More than half of salaried primary dental care service (SPDCS) dentists are worried that patient care is being eroded, according to a new poll by the British Dental Association.
The poll of 415 salaried service members also found that three quarters felt their service was “understaffed”, with an inability or unwillingness to fill vacant positions.
More than half of those questions revealed that waiting times were being impacted and the care of patients threatened because of the low staffing levels which were also a primary cause of the low moral in the service.
Furthermore, half of salaried dentists believe that caseloads are excessive, more than a third felt that clinical standards were being put under pressure, while a third said that there were not given sufficient time in appointments to complete all necessary treatment.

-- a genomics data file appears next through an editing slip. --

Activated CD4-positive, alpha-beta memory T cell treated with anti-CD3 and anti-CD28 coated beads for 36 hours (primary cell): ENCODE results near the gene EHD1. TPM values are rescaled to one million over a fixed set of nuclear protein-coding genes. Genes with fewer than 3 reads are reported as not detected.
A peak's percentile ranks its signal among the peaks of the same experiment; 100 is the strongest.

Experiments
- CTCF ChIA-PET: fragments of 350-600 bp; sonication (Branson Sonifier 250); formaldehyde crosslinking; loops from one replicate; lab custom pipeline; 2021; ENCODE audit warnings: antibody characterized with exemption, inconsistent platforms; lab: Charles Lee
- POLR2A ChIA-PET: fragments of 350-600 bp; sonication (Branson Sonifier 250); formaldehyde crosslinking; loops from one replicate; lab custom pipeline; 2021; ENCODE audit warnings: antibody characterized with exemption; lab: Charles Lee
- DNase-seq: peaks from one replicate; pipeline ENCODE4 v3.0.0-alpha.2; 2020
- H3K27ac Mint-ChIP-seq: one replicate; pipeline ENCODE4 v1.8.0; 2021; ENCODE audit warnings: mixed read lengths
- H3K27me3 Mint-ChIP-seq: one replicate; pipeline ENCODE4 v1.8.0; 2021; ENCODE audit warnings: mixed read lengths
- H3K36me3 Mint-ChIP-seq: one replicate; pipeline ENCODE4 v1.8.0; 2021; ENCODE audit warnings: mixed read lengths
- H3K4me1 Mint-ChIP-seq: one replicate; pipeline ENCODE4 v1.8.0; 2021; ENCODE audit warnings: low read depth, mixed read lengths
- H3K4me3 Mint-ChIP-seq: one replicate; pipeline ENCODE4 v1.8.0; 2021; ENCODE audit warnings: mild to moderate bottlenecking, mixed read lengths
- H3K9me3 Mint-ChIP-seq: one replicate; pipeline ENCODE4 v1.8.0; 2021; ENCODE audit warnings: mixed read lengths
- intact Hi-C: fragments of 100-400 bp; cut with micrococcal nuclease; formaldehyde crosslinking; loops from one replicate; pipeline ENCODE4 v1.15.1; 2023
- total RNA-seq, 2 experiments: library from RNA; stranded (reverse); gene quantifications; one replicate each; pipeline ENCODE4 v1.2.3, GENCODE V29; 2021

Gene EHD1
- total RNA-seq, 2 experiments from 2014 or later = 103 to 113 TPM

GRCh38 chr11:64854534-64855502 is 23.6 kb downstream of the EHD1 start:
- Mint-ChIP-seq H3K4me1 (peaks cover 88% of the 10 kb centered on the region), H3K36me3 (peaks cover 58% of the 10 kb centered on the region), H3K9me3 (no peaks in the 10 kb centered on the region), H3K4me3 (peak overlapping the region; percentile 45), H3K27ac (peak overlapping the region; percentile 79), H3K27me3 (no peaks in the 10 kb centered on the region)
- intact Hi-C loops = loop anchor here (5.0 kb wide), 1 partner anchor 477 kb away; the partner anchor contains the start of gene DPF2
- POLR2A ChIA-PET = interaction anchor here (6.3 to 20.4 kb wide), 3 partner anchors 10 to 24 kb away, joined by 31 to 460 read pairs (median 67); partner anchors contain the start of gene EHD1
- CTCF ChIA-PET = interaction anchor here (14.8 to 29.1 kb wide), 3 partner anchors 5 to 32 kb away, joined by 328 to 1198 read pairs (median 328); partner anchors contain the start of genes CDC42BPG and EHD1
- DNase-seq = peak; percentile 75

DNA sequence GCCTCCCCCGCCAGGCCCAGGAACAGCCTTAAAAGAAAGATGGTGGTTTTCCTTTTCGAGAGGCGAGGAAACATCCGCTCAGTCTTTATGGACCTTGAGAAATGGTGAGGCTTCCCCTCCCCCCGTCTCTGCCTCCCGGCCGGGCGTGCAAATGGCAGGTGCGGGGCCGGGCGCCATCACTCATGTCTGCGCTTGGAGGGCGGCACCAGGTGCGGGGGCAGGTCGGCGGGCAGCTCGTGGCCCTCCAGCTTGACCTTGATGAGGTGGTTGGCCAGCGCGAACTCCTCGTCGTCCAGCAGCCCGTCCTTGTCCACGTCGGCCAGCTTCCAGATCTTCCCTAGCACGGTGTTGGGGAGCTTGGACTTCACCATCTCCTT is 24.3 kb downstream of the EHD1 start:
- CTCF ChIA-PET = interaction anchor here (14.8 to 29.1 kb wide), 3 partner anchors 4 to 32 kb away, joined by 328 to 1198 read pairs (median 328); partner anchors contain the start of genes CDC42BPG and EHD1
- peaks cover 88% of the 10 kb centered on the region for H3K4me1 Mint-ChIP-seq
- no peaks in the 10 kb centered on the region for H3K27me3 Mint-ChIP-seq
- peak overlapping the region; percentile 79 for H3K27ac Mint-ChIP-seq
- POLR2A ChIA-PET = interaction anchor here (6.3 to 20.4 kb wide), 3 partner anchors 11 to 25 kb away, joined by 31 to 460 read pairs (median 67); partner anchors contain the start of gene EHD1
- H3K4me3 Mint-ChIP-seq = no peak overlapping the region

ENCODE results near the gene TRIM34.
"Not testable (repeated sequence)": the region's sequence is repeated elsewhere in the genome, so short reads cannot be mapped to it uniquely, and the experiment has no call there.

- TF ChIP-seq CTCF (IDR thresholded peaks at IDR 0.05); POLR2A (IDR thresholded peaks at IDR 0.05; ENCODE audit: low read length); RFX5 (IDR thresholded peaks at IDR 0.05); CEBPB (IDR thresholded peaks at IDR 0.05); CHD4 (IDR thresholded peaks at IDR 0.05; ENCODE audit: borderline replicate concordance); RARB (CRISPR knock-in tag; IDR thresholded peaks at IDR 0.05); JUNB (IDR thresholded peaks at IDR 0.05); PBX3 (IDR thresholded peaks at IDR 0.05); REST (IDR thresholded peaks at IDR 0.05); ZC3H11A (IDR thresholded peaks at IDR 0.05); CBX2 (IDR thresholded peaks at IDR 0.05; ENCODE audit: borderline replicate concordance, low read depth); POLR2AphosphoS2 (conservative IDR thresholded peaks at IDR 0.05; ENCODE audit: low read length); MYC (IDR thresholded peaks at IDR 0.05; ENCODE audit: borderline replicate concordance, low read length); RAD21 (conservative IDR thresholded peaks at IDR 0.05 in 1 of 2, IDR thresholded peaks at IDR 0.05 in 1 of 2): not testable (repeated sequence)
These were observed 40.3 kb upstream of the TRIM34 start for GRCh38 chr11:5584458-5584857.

Meanwhile some respondents to the survey said there were frustrated by a lack of clinical leadership and poor knowledge on the part of some non-dental NHS managers.
Dr Peter Bateman, BDA chair of the salaried dentists committee, said: “This survey highlights considerable pressure on salaried dentists from creeping erosion of their services and raises concerns about their ability to sustain high-quality care to the vulnerable patients they care for.
“Employing organisations need to ensure their staffing levels and clinical management structures support their dental staff in providing quality care to patients, and seek to improve morale among salaried dental staff.”
The findings were incorporated in the BDA’s evidence to the 2013/14 Doctor and Dentists Review Body (DDRB).